Dick Tyndall

Offline Dennis Toth

  • 2014 Supporters
  • Trade Count: (0)
  • Admiral
  • *
  • Posts: 2088
Re: Round plastic tank vs rectangle hard tin tank
« Reply #11 on: December 10, 2017, 07:43:19 AM »
OK, I am working with the round 4oz uniflow set up with the vent solidly soldered to the clunk. When I built the clunk/vent unit I had flattened the vent tube to give better contact area for the solder joint. When soldering I had it in a jig (piece of 2x4 with a V notch cut in it) which allowed me to really heat the clunk and get a good joint. I the course of soldering I managed to fill the end of the vent tube. Once all cooled I drilled out the tube with a 1/16 drill. I had always thought that a small hole was the best for uniflow to keep up/wind down/wind run variations. However, could this be to small? I have been getting strange runs as the motor breaks very hard going into loops but come back after level flight resumed. Could the vent be too small?

Best,   DennisT

Offline Dick Tyndall

  • Trade Count: (0)
  • Ensign
  • **
  • Posts: 27
Re: Round plastic tank vs rectangle hard tin tank
« Reply #12 on: December 10, 2017, 11:16:00 AM »
Dennis,
    Did you ever think to try positioning the vent away from the slipstream ( facing to the rear )? Read my previous post above.  I don't pretend to know much about stunt tank set-ups but this one certainly worked for me.


                              Dick Tyndall

Offline john e. holliday

  • 2018 Supporter
  • Trade Count: (0)
  • Admiral
  • *
  • Posts: 19727
Re: Round plastic tank vs rectangle hard tin tank
« Reply #13 on: December 10, 2017, 08:14:51 PM »
Air moves much faster through holes than liquid.  Now about the rear facing vent, I had one on my Nobler that was not intended to be rear facing.   The old Fox would run like it was supposed to with the uni-flo but if it suddenly went rich I knew the screw had come out holding the vent tube on the inboard side of the fuse.  Tried setting the engine on the ground with the vent to the rear and it didn't work the same.   John Bender I flew with tried the uni-flo vent inside the fuselage right behind the engine and seemed to work the same no matter going into the wind or out of the wind.  HB~>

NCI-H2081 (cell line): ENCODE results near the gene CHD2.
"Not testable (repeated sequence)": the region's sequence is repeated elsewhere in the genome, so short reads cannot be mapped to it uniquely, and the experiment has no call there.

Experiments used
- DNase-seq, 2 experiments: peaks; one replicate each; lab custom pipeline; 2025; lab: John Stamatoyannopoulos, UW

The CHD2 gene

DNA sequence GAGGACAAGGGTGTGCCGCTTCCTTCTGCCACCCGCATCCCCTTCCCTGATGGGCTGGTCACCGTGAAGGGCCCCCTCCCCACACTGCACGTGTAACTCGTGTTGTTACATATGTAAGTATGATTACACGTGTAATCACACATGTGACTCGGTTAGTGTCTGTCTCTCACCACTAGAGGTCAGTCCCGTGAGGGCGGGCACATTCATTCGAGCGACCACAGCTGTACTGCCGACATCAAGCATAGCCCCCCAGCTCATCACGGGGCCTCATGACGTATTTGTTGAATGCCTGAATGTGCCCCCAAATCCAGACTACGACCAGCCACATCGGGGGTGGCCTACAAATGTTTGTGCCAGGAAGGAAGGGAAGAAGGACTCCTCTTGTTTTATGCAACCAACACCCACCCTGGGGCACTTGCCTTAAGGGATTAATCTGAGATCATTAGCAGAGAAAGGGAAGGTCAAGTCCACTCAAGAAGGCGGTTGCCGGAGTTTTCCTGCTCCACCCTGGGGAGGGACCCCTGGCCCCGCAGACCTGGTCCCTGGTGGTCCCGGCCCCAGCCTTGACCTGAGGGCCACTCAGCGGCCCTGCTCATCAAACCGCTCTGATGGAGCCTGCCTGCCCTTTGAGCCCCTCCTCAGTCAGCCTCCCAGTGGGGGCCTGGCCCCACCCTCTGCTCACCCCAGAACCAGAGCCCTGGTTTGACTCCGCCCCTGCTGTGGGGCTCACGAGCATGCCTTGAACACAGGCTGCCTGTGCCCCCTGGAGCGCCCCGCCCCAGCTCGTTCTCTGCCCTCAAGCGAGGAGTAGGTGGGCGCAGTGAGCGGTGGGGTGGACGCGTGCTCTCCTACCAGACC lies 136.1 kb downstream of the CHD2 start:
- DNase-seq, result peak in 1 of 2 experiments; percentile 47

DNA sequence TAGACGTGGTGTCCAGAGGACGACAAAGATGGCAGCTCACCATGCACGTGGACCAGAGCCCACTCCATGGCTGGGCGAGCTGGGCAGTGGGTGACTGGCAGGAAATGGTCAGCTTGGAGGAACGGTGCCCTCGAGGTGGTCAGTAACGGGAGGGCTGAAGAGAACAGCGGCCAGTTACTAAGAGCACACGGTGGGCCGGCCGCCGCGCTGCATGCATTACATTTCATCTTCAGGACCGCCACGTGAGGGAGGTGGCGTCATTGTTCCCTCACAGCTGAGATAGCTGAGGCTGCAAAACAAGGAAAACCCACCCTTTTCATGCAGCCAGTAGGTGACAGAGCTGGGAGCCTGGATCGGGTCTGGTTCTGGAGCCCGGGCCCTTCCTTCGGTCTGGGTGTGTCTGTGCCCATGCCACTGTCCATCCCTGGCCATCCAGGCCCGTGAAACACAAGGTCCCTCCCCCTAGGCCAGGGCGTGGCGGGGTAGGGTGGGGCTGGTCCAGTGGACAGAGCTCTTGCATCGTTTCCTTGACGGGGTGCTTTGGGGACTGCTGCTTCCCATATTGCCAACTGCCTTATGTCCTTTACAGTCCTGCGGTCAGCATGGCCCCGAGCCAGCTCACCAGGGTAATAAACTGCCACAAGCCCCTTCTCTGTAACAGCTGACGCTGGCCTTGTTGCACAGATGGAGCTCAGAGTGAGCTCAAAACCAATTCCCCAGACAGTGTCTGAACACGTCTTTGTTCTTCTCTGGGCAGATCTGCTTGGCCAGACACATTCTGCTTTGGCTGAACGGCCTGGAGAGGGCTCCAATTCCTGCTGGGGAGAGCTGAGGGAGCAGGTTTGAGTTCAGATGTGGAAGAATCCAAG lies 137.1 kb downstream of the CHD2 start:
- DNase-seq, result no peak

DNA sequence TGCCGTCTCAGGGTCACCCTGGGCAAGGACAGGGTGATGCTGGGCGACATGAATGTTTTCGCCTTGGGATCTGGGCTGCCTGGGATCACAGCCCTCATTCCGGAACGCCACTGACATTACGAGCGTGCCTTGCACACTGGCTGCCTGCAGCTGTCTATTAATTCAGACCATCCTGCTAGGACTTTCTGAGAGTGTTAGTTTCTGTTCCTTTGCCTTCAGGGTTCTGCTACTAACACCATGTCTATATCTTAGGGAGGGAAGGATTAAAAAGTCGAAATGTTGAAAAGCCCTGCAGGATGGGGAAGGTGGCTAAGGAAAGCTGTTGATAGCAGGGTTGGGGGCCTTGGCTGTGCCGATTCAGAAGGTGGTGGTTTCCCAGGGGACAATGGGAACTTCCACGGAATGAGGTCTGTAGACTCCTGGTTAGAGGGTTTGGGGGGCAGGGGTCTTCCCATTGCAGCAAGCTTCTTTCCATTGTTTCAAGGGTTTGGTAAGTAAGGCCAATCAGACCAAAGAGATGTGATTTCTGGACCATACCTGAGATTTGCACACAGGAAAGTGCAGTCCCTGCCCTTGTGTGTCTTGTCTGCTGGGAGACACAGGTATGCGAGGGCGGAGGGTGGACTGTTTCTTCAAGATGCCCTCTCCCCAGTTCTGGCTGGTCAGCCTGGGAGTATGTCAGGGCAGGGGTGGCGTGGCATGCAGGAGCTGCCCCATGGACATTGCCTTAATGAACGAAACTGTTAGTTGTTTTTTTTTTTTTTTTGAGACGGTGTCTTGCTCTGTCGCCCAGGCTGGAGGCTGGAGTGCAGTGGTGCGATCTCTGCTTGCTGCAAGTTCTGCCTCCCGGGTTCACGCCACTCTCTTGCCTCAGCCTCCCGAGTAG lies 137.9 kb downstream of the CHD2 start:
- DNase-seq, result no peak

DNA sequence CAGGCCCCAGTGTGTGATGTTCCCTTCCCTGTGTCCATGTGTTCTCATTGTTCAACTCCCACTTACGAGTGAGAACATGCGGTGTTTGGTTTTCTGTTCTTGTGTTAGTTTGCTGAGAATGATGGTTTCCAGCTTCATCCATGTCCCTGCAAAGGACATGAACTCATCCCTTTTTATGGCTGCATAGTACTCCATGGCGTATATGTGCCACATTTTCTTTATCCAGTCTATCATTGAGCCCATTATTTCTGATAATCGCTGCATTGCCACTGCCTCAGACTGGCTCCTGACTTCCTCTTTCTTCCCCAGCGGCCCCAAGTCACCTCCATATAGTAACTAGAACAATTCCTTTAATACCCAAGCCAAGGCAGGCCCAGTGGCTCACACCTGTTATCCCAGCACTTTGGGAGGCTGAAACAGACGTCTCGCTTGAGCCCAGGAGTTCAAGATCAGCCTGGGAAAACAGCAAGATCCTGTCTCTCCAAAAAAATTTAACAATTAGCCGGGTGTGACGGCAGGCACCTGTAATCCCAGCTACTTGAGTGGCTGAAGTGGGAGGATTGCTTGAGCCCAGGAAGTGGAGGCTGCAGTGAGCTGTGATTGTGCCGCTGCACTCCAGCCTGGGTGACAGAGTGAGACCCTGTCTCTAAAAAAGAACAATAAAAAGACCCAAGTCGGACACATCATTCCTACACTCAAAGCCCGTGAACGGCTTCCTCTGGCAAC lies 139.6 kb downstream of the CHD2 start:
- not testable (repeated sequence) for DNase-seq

John E. "DOC" Holliday
10421 West 56th Terrace
Shawnee, KANSAS  66203
AMA 23530

Offline Dennis Toth

  • 2014 Supporters
  • Trade Count: (0)
  • Admiral
  • *
  • Posts: 2088
Re: Round plastic tank vs rectangle hard tin tank
« Reply #14 on: December 21, 2017, 01:56:49 PM »
For several weeks I have been working to get a consistent run, going from flat rich 2 cycle to over rich. At times when very rich I would force a loop and it would break lean and stay lean for several laps. When it ran on the rich 2 cycle I kept trying to open it a few clicks at a time without any real change, finally going open several turns before it changed at all. I have gone through the whole fuel and feed system on my EL D with the Fox 35. I changed the fuel from 27%  50/50 back to 28% 75c/25s oil. While going through the NVA I did feel a small bit of grit on the needle. All was cleaned and the round tank on uniflow muffler pressure installed (again). Off to the field. The engine had a soft compression feel which I did trace to the plug not being tight enough. Once started after the re-clean, it ran rich and would 4 -2 on the ground with nose up - nose down position of the ship. In the air it went off fairly rich (5.2 lap time on 60" C to C). A little soft on the lines but I was able to whip a little to go an inside loop. As it got nose up it broke lean but stayed lean until back to level flight then right back to the prior lap time. I did several loops this way and each time it did the same lean then back to rich. Problem is it should have gone back to rich at about the 2 - 3 o'clock position not at the bottom.